Today – on the first Monday of the new year – a pointed two-page letter signed by black alums of the Harvard Business School (HBS) landed on the desk of Harvard University President Lawrence Bacow, seeking to ensure that the search for a new HBS dean will prioritize their collective concerns about the school’s “inclusivity and impact.”
Penned by HBS African-American Alumni Association (HBSAAA) co-presidents Beverly Anderson and Ken Powell, the letter outlines six specific actions that its signatories want taken as a replacement for outgoing dean Nitin Nohria is assessed. Nohria, an Indian-American academic, will step down in June after a decade as head of the iconic graduate school.
The black alumni group, an increasingly active and vocal subset of a broader community that includes 2,300 African American graduates and 100 current HBS students, wants the university to seek a leader who will foster diversity, inclusion, and belonging at a times when the evidence of HBS’s commitment to such issues makes it an easy target for criticism.
The letter asks that the search committee emphasize the need to increase African American enrollment in the MBA program which, after being mostly stagnant for a half-century, has dipped in recent years despite an overall increase in class size from 800 to 900 students. Its current class of 900 has 56 African American students.
The HBSAAA also seeks an increase in the number of African Americans across the school’s eight doctoral programs; currently, the letter states, there are fewer than 10. A focus on improving these numbers will “provide more diverse voices in the classroom,” says the letter, as well as foster more “future African American business leaders.”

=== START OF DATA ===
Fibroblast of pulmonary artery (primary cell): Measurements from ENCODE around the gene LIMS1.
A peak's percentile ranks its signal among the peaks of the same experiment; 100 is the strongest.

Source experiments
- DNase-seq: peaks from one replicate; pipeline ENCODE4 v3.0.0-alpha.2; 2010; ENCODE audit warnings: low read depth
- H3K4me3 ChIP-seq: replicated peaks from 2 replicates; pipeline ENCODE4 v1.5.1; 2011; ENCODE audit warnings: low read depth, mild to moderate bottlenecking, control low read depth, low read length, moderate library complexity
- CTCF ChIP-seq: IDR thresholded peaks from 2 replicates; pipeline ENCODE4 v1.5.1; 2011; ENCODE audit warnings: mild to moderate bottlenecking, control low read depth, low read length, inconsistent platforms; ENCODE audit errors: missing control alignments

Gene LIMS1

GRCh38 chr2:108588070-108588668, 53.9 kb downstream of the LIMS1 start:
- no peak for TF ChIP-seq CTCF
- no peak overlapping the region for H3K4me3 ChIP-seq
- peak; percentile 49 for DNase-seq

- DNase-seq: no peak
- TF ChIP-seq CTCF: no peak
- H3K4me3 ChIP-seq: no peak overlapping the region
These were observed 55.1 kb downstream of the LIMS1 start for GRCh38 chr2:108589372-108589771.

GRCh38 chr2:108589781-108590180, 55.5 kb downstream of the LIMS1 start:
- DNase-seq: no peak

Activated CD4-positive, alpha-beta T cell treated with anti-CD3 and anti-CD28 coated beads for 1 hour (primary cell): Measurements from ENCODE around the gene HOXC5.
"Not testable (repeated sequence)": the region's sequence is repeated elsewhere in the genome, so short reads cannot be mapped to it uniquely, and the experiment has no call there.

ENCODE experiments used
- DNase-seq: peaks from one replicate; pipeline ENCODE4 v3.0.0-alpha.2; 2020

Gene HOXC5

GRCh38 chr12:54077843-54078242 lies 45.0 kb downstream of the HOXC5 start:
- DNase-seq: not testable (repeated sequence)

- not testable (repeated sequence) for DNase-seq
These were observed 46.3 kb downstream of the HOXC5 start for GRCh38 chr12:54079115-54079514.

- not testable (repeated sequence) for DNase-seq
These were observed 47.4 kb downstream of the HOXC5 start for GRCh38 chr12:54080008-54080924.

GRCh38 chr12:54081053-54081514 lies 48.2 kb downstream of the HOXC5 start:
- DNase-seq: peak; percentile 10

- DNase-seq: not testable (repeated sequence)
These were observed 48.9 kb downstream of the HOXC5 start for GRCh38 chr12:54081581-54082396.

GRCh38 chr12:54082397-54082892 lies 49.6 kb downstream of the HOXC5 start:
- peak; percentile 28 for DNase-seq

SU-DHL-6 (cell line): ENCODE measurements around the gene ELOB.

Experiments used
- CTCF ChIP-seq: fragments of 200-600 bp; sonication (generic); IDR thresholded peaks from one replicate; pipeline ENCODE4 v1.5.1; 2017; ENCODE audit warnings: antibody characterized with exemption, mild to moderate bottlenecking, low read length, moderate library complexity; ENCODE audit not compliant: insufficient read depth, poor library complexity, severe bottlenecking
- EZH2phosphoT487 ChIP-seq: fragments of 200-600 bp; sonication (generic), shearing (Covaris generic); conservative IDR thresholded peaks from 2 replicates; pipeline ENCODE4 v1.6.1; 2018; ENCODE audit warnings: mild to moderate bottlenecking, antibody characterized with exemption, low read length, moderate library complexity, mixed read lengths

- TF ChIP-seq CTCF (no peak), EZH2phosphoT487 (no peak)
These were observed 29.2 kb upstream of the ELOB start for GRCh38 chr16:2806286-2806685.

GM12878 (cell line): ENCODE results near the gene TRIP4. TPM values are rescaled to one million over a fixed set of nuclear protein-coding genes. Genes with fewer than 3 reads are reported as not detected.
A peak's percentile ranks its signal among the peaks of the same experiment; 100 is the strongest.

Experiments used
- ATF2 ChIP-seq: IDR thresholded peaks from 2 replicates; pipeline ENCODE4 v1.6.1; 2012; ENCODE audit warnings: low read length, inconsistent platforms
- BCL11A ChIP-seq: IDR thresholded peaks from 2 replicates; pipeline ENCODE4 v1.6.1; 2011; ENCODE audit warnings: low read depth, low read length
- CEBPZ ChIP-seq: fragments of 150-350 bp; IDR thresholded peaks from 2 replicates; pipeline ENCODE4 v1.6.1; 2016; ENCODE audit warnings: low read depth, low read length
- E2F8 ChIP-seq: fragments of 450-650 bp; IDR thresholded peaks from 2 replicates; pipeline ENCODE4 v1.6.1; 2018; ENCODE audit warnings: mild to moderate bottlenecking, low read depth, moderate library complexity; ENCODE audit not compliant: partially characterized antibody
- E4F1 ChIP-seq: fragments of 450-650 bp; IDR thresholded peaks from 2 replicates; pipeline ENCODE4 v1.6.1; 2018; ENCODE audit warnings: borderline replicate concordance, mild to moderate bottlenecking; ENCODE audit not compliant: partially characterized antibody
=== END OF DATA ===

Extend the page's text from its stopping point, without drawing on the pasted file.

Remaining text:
Black HBS alumni are also demanding that the school’s chosen new leader boosts the number of African American tenured and tenure-track professors (only two of its 100 tenured faculty members are black) as well as the number of African American senior HBS administrators (there is only one African American on HBS’ 15-member leadership team).
The letter demands that attention be paid to increasing the number of case studies – the primary teaching tool at HBS – that features African American protagonists. The current lack of representation “hampers learning opportunities for all HBS students and leaves African American students with a dearth of role models,” the letter states.
Finally, the HBSAAA demands that the new dean deepen the school’s commitment to existing programs designed to support students from underrepresented backgrounds and increase the level of African American enrollment in HBS Executive Education programs as well.
The letter seizes upon the momentum gained during the planning of last year’s 50th Anniversary of the founding of the African American Student Union. More than 600 alumni from across the globe returned to HBS for the celebration, while a waiting list of 100 beyond the space’s capacity was shut out.
The HBSAAA’s seeks to leverage its demonstrated loyalty to the school, which includes its establishment of the $4.5 million George P. Baker Minority Fellowship, the largest club-sponsored fellowship at HBS, as well as the association’s $5.1 million campaign for an endowed professorship named for H. Naylor Fitzhugh. Fitzhugh, who earned his undergraduate degree cum laude at Harvard in 1930 and became one of the first African American HBS graduates in 1933. He went on to become a management education pioneer and is credited with creating the concept of targeted marketing.